Way finding is often associated with the limited scope of signage design and the placement of signs to assist people with their navigation through a building or the larger site.
Signage is, of course, a crucial component in way finding.
Way finding should, however, also be viewed as a far broader concept incorporating a wider range of building elements and experiences within the built environment. Way finding is essentially about communication, and communication in the built environment does not necessarily need to be graphic; it can be architectural, tactile or audible, and in some instances olfactory.
People use a vast amount of cues to assist with orienting themselves to a space and to gain a sense of direction. Some examples include the form and shape of buildings and the finishes associated with each of them; the location of landmark features; internal finishes defining rooms and walkways within a building; the texture of walkways, floor finishes and standalone furniture; the noise associated with various spaces within a building; or smells associated with various spaces (e.g. coffee shop, cafeteria).
These provide a myriad of cues which, when coupled with a person’s prior experience of the building, assist in creating a more meaningful whole.
Attending to these cues more thoroughly and ensuring that they are provided in a consistent, uniform and strategic manner are key to developing a design which will be more usable to a broader range of people.
Landmark features such as statues and sculptures, or scented plants can provide a strong cue at points where several paths converge and decisions need to be made.
Architectural features such as canopies and alcoves can effectively highlight entry points to buildings. Locating these entry points so that they can be clearly seen from an associated car park, bus stop, taxi rank or pedestrian footpath assists people in gaining access to a building.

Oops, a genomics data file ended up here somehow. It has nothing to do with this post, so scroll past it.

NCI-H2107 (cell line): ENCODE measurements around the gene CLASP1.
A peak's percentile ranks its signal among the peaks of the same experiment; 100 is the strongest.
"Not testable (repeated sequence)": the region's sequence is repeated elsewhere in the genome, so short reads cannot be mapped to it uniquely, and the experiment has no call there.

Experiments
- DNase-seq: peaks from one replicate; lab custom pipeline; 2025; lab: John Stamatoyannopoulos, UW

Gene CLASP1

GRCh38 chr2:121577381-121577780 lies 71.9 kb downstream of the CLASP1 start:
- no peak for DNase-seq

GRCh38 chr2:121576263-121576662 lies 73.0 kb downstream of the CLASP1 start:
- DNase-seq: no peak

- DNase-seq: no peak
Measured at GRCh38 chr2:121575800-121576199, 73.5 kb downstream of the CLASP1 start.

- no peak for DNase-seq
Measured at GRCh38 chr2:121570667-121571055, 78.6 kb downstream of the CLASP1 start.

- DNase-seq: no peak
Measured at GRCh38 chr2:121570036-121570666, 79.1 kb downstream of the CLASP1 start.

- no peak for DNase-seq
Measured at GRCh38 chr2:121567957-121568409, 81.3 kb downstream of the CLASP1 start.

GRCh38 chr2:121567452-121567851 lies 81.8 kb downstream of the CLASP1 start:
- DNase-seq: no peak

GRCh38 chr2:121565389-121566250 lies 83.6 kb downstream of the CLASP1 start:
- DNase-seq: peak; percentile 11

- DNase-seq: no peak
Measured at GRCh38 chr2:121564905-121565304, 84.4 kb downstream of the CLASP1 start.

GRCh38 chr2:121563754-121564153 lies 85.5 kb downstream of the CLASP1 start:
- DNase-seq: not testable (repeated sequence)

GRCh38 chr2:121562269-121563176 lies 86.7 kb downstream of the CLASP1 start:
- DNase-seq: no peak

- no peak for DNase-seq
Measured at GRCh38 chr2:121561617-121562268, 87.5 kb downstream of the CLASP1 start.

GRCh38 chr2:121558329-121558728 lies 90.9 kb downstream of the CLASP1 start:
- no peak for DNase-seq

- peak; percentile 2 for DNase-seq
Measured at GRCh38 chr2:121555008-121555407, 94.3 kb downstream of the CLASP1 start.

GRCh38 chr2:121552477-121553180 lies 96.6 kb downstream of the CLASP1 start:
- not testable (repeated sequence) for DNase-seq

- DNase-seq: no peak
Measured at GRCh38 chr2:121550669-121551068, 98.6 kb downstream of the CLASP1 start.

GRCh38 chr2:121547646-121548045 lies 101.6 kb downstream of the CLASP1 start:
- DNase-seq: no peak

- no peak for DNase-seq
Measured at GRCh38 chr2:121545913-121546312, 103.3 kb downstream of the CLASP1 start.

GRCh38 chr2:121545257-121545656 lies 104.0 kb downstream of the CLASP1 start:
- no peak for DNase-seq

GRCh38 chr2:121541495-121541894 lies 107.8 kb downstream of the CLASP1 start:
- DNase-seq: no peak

Likewise, ensuring connecting pathways and means of vertical transport are also clearly viewable from entrances provides a perceptible continuation in a person’s journey through a site.
Signage should complement the care taken in the design and should not constitute the main means of directing people as it relies on a limited set of skills (i.e. good visual acuity and perception, as well as strong literacy and language skills).
The obstacles in using signage alone for people with vision impairments and intellectual disabilities are obvious, but other large groups of people in the community also experience difficulty with this – a list that can include the elderly, people with a non-English speaking background and young children, among others.
The incorporation of pictograms and symbols as well as tactile and Braille features assist in making signage more accessible, and its location and the information communicated is just as important.
The height of signage and consistent placement are critical for tactile reading and in enabling people to anticipate where signage is to be provided and easily locate it when necessary. Using contrasting surfaces through both colour and texture further assist in locating signs. These principles should also extend to the elements on the sign itself.
“You are here” maps located at entries and crucial decision making points assist people with finding where they are located within the site or building and to subsequently problem solve an appropriate route to their destination. Directory boards listing spaces, functions and facilities on each floor proximal to the lifts and stairs provide vital information required to reach a destination.
Incorporating colour coding of spaces across all signage and incorporating it with finishes within the space itself provides a continuum of information which is more easily perceived by most people.
Also crucial in developing effective way finding solutions is the consideration of mobility and how people are able to travel safely through a site.
A whole host of strategies can be incorporated to assist with this, with many of these well documented across a number of Australian Standards.
Strategies may include locating and designing paths of travel which provide appropriate gradients and landings for people to rest at suitable distances; providing well designed handrails at all stairs and ramps; providing ramped walkways in lieu of stairs to allow for universal and safe access; providing contrasting finishes to define paths or incorporating suitable barriers and landscaping to achieve this; and providing contrasting graphics to glazed entry doors to assist detection.